“We’ll eat breakfast. Two minutes.”
My husband summons me in brilliant Czech to view the outcome of his weekend culinary endeavors. The language is very, very slowly but nevertheless seeping into the folds of his brain in spite of his obstinate effort not to learn the language of the land of milk, honey and corruption. But today, the euphoric tone usually aroused by the aroma of bacon has slipped from his voice.
Ever since the news of yet another American school shooting began spreading like the plague on the internet, my husband hasn’t been himself. He just shakes his head and sighs, as if it were something new. As if it hasn’t been long obvious that these horrible incidents are not sporadic.
Once again the shooter was mentally disturbed. And once again no one paid attention to that — or him?
Young gunmen who visit American schools with iron-clad regularity have nothing to lose. They may be crazy, but they’re not stupid. They’re lost and isolated. They know they probably won’t survive the massacre; sometimes they shoot themselves in the end. Still, they go and do it. There’s nothing left in their earthly lives that would be more attractive to them than to die in the midst of senseless murder.
What they do is a last, desperate cry, in my opinion — something that will finally draw attention to them and their problems. There’s no other way to attract that attention.
Some time ago, I wrote in my blog that the U.S. has one of the highest rates of psychological illness in the world. There wouldn’t have been such a tragedy if treatment of the mentally ill in the U.S. didn’t seriously lag behind the rest of the developed world. At the same time, early recognition in young people is critical, because otherwise it is difficult to stop their steep descent into the depths of depression or insanity. Of course, that doesn’t mean locking up the mentally ill, as is still frequently done in the Czech Republic, but they shouldn’t be left on their own. The fact that the most recent gunman came from a financially well-off, albeit broken, home, doesn’t mean that all necessary attention was paid to his “manifestly nasty” psychological disposition, or that he was treated.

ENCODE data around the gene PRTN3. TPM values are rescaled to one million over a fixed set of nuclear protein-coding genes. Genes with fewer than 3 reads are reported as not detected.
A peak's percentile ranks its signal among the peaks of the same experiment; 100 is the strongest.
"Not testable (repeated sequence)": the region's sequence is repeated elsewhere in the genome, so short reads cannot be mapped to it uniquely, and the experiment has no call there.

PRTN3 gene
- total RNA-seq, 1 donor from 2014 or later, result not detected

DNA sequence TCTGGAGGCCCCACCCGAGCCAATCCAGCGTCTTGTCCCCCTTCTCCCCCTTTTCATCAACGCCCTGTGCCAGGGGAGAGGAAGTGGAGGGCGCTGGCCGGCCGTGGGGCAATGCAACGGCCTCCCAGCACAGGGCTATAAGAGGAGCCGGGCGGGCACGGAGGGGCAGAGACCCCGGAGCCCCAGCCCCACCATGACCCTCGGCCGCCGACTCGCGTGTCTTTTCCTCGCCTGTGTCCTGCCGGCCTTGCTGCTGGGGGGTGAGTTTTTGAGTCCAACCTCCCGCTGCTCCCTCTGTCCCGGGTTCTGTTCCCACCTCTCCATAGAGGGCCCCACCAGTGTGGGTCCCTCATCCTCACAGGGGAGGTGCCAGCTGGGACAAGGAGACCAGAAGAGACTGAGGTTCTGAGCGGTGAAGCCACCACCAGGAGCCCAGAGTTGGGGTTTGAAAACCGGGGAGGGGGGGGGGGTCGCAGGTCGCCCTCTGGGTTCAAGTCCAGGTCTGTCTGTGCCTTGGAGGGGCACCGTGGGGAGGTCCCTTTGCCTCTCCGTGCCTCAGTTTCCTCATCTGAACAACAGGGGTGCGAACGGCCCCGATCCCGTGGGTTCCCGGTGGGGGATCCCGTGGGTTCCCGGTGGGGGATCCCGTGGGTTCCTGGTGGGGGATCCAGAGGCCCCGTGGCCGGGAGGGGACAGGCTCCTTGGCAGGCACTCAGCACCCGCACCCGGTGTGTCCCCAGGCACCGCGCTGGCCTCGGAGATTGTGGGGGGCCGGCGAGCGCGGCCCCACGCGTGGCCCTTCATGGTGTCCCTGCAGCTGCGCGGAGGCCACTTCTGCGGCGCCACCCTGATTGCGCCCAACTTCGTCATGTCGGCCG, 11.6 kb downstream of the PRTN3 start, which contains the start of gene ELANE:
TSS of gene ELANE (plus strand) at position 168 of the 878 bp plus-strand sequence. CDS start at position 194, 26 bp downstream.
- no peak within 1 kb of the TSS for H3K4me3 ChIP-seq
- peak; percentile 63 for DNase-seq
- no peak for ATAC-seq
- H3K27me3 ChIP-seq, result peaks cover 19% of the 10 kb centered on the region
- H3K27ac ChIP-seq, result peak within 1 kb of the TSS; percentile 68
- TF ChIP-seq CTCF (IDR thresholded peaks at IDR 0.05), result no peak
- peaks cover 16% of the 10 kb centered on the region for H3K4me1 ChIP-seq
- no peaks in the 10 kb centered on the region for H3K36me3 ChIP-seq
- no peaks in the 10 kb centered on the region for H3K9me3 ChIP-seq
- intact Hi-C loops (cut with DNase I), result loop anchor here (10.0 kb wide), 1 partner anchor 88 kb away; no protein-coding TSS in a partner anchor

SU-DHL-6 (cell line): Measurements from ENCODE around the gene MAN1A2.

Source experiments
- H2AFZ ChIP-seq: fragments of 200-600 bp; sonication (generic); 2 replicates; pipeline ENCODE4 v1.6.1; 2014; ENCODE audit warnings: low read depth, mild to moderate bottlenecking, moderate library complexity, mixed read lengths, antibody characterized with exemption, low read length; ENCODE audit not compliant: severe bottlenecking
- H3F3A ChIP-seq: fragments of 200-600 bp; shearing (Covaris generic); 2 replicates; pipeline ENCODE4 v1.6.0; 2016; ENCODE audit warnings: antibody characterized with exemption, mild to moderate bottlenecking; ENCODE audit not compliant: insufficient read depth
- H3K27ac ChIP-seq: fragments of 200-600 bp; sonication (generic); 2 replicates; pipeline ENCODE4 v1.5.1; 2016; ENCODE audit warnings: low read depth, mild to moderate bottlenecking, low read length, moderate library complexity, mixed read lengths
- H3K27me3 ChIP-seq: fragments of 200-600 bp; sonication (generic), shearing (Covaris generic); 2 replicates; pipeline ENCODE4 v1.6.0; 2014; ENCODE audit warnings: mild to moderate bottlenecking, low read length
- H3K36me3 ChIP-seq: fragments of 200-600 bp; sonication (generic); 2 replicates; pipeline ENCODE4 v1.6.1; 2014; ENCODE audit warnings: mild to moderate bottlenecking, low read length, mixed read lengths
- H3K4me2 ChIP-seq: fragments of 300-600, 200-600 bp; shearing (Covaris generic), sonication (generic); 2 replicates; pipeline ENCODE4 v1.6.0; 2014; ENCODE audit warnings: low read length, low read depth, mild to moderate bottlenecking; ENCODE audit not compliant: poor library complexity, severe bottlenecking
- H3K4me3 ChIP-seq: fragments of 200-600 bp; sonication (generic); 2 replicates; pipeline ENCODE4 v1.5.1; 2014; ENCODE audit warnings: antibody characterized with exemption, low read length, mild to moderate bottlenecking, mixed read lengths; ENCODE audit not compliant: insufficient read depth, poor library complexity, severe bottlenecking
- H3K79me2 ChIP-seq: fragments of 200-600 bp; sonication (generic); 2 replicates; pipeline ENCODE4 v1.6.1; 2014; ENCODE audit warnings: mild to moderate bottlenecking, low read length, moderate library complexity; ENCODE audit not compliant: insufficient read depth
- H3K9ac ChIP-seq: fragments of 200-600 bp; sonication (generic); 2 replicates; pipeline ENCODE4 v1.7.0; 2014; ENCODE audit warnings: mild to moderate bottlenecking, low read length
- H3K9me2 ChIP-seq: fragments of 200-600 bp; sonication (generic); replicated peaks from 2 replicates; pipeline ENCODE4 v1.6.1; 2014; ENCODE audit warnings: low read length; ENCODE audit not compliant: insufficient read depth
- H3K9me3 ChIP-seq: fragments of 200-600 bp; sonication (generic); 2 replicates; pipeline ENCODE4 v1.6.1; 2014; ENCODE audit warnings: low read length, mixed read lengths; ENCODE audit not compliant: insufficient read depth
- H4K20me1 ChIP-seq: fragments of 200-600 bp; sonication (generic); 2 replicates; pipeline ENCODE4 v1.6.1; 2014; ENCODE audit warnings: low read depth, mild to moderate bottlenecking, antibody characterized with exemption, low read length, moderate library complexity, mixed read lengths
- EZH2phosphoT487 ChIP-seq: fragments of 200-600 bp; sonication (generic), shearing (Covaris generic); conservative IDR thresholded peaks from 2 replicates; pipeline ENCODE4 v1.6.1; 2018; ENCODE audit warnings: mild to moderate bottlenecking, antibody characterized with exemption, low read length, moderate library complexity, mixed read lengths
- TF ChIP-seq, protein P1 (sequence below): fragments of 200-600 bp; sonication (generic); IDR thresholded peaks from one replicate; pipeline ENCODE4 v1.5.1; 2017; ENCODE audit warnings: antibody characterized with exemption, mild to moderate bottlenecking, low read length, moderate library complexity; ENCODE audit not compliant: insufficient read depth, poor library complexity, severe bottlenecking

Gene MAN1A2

A lot of Czechs and Americans are of the opinion that the state exists merely to pester “free” citizens and collect taxes from them. Although I’m an opponent of socialist collectivism, I don’t share this distorted concept of a free society. A free society doesn’t mean that public institutions don’t take care of people. It's precisely the “super-free” United States that is an example of why letting citizens solve their problems with freely available weapons is not exactly an ideal model.
And thus the question arises: Where did a twenty-year-old boy get three guns? It’s still not clear whether he borrowed all three from his mother, who apparently needed that arsenal to feel safe. But if that wasn’t enough gun access, he could, over a weekend, have just popped into neighboring Vermont, where we drove by one pleasant arms store last year.
The American constitution guarantees its citizens the right to keep and bear arms. The fact that this constitution was written by people who revolted against repressive European regimes and wanted to safeguard the option of defending themselves against a possible further repressive regime with weapons (preferably their own) in hand, certainly plays a role in this.
But, more importantly, this constitution was written at the end of the eighteenth century, when most inhabitants were farmers who literally needed guns to make a living and protect their secluded residences from both human and animal enemies. And firearms were so primitive that an individual could hardly have killed on a mass scale within several minutes.
But why does a private citizen need an automatic or semiautomatic rifle today? How is it possible that such weapons are sold to individual buyers?
“You have to write your senator and congressman to start doing something about gun regulation,” I inveigh against my husband, who won’t stop sighing. “You can’t be like Czechs, you have to do something!”
American politicians’ calls for prayer for the victims and survivors are failing long-term.
The right to own a revolver is like the right to smoke a cigarette. At the moment when the exercise of this individual right threatens or frustrates the lives of other members of society, it is necessary to limit this individual right, especially when it comes to children. The U.S. has a lead on the Czech Republic at pushing smokers into the margins of society. How long will it take them to apply the principle of regulating tobacco products to the sale and possession of firearms?
Or will it be more convenient — and mainly simpler — for them to place armed guards at the entrances of schools, making the frightful atmosphere in which American children already attend school even worse, all in the name of a sketchy liberty and the all-powerful weapons business?